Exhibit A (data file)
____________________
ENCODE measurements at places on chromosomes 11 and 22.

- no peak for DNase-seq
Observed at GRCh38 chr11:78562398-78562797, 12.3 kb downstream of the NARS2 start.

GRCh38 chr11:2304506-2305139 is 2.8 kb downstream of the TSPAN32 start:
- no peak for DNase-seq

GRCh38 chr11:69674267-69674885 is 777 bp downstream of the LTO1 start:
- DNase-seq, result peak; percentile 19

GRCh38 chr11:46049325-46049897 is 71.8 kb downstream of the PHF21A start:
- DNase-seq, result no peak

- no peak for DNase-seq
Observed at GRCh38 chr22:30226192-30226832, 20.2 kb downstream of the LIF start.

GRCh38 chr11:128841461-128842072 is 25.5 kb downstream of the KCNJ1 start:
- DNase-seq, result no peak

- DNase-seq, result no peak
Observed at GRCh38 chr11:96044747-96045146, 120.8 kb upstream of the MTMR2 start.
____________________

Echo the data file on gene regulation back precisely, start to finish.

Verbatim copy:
ENCODE measurements at places on chromosomes 11 and 22.

- no peak for DNase-seq
Observed at GRCh38 chr11:78562398-78562797, 12.3 kb downstream of the NARS2 start.

GRCh38 chr11:2304506-2305139 is 2.8 kb downstream of the TSPAN32 start:
- no peak for DNase-seq

GRCh38 chr11:69674267-69674885 is 777 bp downstream of the LTO1 start:
- DNase-seq, result peak; percentile 19

GRCh38 chr11:46049325-46049897 is 71.8 kb downstream of the PHF21A start:
- DNase-seq, result no peak

- no peak for DNase-seq
Observed at GRCh38 chr22:30226192-30226832, 20.2 kb downstream of the LIF start.

GRCh38 chr11:128841461-128842072 is 25.5 kb downstream of the KCNJ1 start:
- DNase-seq, result no peak

- DNase-seq, result no peak
Observed at GRCh38 chr11:96044747-96045146, 120.8 kb upstream of the MTMR2 start.